Leveraging Federal Broadband Funding to Solve the Digital Divide – A Step-by-Step Guide
As communities begin to envision their new, post-pandemic normal, a key part of most strategies is the development of new approaches to improve broadband services. Once viewed as primarily a nice-to-have for entertainment purposes, the pandemic made reliable high-speed internet critical to people working from home, attending school through remote learning, and conducting telemedicine appointments with their doctors.
With more than $40 billion in federal funding earmarked to fix broadband connectivity in the coming years, counties and communities around the United States must act now to position themselves to receive funding to solve the problem. HR Green has worked with proactive leaders around the country and recommends a three-step process to prepare.
Improved Funding Alternatives Are Available Today to Start the Journey
Recent American Rescue Plan Act (ARP) grants to counties and communities include broadband as an allowable expense, and many of our clients are currently deploying these funds to begin the process of creating “shovel-ready” projects that can be quickly deployed to meet unaddressed community needs.
These steps include:
- Step 1: Understand your Eligibility for Funding. Historically, the Federal Communications Commission viewed speeds of 25/3 (25mbps upload/3 mbps download) as “served.” The new funding vehicles now consider those receiving up to 100/20 as “underserved” areas, which are eligible for grant funding. This is a major change for areas traditionally served by wireless and DSL technologies. It also clarifies that data is not limited to state/federal maps (which are notoriously inaccurate based on incumbent data and methodology) but can include the results of interviews, surveys, etc. We believe the National Telecommunications and Information Administration’s (NTIA) new mapping will open the doors to improved broadband for large swaths of rural America.
- Step 2: Quantify Middle Mile Network Needs. ARPA and treasury funds can be used to establish middle-mile networks if the end goal is to facilitate end-user connectivity. For many counties, inexpensive access to backhaul is a key barrier to the completion of last-mile broadband networks to homes and businesses.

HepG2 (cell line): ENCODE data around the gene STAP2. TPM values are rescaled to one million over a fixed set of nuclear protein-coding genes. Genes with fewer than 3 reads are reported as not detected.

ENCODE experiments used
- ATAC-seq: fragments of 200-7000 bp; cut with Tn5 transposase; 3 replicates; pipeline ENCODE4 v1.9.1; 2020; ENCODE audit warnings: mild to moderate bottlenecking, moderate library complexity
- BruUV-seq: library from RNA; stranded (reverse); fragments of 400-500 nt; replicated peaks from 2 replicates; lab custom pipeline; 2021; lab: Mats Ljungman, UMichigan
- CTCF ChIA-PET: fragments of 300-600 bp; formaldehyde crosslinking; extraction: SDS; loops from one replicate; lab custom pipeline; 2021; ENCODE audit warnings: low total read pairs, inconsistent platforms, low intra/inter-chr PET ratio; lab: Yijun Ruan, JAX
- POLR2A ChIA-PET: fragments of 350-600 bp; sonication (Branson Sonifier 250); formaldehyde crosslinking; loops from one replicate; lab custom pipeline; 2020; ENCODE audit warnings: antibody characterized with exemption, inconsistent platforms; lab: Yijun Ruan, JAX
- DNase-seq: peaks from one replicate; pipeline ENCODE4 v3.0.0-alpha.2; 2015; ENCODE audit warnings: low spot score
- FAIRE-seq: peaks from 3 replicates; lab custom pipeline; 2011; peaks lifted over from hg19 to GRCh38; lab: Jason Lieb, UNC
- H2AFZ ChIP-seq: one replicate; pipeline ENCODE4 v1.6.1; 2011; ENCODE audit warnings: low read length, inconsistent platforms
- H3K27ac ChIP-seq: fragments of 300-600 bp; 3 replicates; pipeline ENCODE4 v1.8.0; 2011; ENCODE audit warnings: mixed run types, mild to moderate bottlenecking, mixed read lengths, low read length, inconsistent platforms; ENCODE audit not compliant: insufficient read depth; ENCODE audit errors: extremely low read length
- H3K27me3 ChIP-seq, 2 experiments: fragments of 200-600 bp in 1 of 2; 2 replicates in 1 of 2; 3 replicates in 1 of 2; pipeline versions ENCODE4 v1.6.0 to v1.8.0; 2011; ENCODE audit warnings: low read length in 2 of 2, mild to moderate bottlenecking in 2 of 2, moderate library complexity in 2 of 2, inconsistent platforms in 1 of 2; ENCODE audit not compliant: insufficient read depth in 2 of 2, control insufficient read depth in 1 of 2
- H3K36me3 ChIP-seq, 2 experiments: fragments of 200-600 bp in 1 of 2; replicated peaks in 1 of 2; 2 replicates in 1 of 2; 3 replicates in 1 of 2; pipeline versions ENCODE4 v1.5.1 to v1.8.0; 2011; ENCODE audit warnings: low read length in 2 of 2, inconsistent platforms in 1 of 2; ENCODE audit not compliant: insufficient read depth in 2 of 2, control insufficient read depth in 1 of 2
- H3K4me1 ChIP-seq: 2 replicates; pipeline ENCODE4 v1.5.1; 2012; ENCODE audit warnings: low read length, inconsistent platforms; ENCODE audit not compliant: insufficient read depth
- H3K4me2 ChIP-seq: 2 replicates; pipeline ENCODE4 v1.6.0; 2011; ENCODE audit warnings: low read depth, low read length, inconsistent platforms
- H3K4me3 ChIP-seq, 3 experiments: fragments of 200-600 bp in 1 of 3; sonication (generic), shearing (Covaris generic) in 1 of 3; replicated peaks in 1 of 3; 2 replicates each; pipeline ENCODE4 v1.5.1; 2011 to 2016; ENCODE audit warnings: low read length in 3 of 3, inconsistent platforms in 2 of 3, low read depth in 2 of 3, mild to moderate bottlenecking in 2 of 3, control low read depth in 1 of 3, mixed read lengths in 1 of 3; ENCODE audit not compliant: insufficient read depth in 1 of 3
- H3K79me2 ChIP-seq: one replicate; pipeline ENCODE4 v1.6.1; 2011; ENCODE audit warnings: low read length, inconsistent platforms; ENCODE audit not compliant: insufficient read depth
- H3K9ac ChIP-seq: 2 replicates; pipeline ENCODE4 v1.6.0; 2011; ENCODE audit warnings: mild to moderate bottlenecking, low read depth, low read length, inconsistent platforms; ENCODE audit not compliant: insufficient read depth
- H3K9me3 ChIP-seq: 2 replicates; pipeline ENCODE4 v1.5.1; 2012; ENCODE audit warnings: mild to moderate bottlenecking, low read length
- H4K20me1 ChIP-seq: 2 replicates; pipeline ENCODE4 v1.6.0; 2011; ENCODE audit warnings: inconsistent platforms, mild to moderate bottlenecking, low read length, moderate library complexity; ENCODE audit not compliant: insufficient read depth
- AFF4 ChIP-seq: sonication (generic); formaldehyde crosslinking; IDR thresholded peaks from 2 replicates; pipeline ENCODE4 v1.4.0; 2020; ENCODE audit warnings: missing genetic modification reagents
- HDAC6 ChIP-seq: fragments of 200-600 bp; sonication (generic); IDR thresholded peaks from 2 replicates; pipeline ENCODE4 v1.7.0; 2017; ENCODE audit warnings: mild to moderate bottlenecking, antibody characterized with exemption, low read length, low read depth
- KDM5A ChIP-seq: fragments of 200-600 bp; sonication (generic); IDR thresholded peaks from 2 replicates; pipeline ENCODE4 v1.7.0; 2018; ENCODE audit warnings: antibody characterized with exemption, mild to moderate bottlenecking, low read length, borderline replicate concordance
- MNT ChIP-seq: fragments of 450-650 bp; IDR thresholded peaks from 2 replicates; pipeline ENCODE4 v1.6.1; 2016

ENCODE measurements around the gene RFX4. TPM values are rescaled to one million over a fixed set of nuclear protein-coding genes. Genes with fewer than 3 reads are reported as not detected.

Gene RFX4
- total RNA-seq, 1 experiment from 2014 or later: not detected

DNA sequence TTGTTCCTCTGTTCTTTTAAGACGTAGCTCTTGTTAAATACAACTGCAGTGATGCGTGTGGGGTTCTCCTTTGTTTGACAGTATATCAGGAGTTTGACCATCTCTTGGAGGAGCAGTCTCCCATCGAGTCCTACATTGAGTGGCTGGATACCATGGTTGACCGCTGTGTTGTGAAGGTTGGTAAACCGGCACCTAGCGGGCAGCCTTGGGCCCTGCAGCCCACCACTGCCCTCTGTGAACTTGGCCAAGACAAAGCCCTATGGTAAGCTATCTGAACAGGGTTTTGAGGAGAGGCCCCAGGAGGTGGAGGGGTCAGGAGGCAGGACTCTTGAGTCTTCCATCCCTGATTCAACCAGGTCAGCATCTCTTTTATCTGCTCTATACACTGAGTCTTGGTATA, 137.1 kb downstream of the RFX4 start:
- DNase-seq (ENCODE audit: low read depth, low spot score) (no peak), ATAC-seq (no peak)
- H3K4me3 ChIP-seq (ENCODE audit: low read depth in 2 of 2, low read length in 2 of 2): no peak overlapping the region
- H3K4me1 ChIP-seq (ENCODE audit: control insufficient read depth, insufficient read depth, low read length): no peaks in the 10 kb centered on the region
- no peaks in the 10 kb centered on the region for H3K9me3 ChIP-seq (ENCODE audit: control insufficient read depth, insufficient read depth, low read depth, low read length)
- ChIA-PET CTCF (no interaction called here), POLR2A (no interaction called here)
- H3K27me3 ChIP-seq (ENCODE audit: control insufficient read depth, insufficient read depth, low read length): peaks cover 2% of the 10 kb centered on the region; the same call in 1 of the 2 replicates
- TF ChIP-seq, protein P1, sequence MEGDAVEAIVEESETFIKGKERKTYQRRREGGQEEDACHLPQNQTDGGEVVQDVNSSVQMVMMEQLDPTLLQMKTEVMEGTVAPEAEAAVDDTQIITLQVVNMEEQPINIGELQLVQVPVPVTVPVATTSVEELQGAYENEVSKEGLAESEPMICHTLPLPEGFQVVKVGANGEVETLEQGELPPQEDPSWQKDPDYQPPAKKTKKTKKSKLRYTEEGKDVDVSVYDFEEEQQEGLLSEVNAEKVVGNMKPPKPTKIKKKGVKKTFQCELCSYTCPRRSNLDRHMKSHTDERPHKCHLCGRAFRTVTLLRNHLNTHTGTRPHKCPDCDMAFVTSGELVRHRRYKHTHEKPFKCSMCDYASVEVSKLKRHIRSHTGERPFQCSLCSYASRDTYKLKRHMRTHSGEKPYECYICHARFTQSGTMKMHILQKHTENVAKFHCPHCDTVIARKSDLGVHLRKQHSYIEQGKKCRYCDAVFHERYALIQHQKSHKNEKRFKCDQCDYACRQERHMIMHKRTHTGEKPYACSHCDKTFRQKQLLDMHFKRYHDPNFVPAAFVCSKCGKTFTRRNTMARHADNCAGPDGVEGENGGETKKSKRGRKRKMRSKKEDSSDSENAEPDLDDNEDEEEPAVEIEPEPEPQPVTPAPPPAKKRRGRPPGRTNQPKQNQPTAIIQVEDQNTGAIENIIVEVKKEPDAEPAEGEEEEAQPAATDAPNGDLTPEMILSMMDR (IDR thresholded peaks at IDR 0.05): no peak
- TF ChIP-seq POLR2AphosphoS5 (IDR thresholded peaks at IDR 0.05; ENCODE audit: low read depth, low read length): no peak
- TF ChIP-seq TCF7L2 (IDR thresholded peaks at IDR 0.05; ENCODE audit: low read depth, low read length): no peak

- Step 3: Create Master Plans to Become Shovel Ready. Local matching ARPA funds can be used to develop master plans and feasibility studies related to broadband, as it includes planning and studies as qualified expenses. Conducting a feasibility study or broadband master plan now arms your community with data you need to move to “shovel ready” status for ARPA or for federal broadband stimulus being considered in the current Congress.The federal emphasis on broadband expansion has been compared by President Joe Biden to electrification of the country and pushes not just private sector funding but also makes broadband grants available to governmental entities and cooperatives. States are currently finalizing five-year plans and will be responsible for roll-down grant processes.
Enhanced Community Today for Funding Tomorrow?
We believe the most important first step is the creation of a broadband master plan or feasibility study. Studying current conditions, creating preliminary designs and associated costs and financial feasibility will allow you to come to the grant table with “shovel ready” projects and can help to improve your chances of receiving federal funds. Doing so will enhance your ability to position for the incoming flood of federal infrastructure dollars to create lasting change in your community.
Let’s have a conversation to help quantify your community’s needs, establish a vision to guide a path forward, and create a master plan that achieves your future needs. Communities that not only adopt but deploy broadband infrastructure resources to solve connectivity challenges are at a significant advantage to those who merely hope the private sector will work towards the same goals.
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